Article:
Fintech

  • June 20, 2024

    Crypto Co. Says SEC Won't Bring Case Over Ethereum

    Ethereum-focused software firm Consensys won't face an action over its dealings with the cryptocurrency ether, according to a notice from the U.S. Securities and Exchange Commission, but its preemptive lawsuit against the regulator is set to continue as the agency doesn't appear to have dropped concerns over Consensys products that deal in other assets.

  • June 20, 2024

    Walmart, Capital One Settle Credit Card Agreement Spat

    Capital One NA has reached a settlement with Walmart Inc. resolving the retailer's claims that its credit card partner wasn't meeting the customer service standards laid out in their agreement, according to a joint letter filed in New York federal court.

  • June 20, 2024

    USPTO's AI-Assisted Inventions Guidance Irks ABA IP Section

    The U.S. Patent and Trademark Office's guidance on when inventions developed using artificial intelligence can be patented generated criticism from the American Bar Association's Section of Intellectual Property Law, expressing concern that it could be detrimental as it "casts doubt on inventorship through general acts of human direction."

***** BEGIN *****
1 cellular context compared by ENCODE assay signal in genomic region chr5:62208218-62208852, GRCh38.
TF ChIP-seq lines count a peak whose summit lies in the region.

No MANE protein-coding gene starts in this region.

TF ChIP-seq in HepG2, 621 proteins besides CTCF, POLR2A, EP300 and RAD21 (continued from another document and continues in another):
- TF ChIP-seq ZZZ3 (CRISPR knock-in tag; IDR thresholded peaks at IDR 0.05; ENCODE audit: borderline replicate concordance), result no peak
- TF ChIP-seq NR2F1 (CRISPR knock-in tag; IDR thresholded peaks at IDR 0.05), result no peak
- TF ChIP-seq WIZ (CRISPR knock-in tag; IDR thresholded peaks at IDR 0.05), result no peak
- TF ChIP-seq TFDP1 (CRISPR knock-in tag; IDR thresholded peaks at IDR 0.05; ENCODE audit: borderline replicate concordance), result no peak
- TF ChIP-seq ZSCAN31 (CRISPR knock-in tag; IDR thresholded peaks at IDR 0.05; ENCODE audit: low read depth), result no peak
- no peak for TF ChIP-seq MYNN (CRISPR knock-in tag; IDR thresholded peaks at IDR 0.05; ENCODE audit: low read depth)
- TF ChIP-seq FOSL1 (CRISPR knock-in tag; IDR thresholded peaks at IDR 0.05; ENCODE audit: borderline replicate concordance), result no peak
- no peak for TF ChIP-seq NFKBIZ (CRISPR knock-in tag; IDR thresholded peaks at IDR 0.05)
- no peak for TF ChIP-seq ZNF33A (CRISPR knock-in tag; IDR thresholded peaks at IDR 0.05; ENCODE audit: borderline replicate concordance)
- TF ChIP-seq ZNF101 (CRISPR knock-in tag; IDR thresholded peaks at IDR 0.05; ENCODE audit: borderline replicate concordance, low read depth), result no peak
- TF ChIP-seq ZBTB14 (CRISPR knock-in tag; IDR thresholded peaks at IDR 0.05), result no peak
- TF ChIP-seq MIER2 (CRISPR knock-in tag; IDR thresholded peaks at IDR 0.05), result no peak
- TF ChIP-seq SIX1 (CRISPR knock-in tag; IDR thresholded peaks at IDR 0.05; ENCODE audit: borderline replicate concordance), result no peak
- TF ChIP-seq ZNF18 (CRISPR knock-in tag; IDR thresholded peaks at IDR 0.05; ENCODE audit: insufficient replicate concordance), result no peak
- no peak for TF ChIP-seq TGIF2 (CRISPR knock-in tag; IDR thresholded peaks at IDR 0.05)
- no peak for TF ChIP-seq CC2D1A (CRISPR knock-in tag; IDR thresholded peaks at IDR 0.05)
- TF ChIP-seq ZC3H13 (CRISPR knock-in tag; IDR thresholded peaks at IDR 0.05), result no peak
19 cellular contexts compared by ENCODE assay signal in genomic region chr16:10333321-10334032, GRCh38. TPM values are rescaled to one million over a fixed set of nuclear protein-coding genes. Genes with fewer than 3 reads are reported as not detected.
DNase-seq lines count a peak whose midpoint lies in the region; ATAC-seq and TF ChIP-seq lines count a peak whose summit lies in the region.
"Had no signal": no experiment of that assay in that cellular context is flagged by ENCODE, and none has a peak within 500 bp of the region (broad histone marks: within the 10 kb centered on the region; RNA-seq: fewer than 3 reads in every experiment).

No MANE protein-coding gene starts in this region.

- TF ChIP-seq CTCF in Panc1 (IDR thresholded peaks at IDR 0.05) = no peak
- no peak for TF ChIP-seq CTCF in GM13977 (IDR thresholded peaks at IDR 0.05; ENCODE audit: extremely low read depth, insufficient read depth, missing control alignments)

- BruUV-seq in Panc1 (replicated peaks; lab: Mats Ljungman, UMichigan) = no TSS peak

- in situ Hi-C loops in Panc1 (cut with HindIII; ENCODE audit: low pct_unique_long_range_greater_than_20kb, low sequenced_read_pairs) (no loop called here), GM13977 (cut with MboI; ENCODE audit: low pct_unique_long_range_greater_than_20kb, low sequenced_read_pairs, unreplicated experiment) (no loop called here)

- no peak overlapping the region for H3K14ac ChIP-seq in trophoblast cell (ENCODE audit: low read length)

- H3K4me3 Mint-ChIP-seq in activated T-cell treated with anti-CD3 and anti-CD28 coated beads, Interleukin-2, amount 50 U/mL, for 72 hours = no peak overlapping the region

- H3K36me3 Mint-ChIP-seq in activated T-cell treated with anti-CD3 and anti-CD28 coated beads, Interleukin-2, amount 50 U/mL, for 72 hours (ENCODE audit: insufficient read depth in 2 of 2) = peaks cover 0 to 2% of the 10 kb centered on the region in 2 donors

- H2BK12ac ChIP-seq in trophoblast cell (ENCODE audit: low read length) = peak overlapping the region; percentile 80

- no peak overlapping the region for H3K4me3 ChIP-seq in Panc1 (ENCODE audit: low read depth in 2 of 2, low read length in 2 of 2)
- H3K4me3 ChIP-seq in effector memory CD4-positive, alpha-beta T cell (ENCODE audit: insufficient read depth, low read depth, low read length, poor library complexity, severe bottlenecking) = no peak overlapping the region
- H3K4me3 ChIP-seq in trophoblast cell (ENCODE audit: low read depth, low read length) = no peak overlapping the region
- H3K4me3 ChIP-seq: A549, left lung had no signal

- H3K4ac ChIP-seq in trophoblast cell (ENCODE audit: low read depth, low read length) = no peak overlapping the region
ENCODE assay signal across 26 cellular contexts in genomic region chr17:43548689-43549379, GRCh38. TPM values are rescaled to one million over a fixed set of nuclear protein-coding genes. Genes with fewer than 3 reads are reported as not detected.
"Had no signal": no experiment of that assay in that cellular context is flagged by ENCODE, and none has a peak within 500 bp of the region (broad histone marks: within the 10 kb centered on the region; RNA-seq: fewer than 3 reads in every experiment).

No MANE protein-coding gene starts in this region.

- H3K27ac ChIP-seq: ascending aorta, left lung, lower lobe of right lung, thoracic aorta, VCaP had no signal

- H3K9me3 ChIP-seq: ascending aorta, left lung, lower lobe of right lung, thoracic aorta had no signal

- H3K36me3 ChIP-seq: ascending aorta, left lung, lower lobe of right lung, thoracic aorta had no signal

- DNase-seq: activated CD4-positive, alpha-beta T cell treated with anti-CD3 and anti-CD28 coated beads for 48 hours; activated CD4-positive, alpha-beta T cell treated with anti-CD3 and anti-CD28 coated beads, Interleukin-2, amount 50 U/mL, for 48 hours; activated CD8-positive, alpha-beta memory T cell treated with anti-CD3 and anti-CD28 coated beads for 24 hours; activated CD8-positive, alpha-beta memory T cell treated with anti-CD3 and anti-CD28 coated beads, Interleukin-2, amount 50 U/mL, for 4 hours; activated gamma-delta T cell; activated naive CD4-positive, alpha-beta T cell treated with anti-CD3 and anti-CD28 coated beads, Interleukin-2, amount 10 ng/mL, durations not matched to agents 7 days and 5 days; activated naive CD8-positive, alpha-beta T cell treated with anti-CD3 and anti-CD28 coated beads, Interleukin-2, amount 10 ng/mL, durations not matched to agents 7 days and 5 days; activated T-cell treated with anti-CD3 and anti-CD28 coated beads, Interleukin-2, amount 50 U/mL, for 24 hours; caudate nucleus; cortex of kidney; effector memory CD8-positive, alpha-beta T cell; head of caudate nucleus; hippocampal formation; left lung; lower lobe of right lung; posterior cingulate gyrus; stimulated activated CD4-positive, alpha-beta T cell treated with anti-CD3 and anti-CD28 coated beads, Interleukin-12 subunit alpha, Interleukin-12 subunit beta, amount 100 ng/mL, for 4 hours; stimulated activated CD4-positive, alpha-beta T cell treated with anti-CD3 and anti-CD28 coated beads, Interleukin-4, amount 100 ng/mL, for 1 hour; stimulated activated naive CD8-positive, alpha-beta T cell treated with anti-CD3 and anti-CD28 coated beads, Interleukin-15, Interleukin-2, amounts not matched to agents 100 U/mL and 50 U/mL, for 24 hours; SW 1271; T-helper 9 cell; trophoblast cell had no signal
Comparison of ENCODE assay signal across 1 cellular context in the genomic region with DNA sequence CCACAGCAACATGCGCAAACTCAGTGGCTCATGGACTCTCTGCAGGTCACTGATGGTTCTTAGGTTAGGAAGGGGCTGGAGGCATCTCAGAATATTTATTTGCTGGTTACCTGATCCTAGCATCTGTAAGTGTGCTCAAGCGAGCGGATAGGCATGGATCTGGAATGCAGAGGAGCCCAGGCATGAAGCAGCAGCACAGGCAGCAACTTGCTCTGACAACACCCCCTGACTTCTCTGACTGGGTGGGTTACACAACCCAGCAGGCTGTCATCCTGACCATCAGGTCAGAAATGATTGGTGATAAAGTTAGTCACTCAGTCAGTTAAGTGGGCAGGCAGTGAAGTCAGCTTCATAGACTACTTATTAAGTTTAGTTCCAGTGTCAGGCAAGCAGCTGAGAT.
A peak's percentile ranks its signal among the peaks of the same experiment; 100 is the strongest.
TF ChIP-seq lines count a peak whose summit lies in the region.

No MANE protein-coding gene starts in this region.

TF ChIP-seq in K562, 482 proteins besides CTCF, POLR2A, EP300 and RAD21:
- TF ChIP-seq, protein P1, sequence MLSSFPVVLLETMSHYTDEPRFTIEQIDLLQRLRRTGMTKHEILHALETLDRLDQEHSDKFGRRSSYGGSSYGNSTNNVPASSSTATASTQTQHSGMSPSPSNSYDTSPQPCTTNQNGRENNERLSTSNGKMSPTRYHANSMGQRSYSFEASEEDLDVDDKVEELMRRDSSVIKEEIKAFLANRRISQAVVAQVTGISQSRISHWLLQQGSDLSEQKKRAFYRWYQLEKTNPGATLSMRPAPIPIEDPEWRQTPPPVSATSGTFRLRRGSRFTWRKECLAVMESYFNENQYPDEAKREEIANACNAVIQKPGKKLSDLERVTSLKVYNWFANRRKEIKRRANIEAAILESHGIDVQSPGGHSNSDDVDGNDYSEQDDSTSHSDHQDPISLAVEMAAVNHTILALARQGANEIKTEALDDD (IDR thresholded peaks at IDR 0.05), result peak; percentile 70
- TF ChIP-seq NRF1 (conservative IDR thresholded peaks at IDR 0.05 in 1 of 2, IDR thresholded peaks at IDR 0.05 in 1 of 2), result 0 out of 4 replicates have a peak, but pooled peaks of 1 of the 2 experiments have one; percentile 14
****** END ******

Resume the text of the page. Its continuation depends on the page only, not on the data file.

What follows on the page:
• June 18, 2024

    9 Firms Vie To Lead Suit Over Ad Tech Co.'s Microsoft Ties

    Pomerantz LLP, Levi & Korsinsky LLP and several other firms have filed competing bids to lead a proposed shareholder class action alleging that shares of ad tech company Perion Network declined nearly 40% after its strategic partner Microsoft Bing "unilaterally" changed its search advertising pricing.

  • June 18, 2024

    SEC's Ether Orders Spur Hope For Crypto, Caution From Attys

    The crypto industry received a step toward clarity when the U.S. Securities and Exchange Commission's approval of exchange-traded products holding the token ether signified the cryptocurrency isn't a security subject to SEC regulation, but attorneys say they remain cautious when counseling clients on how to deal in the asset.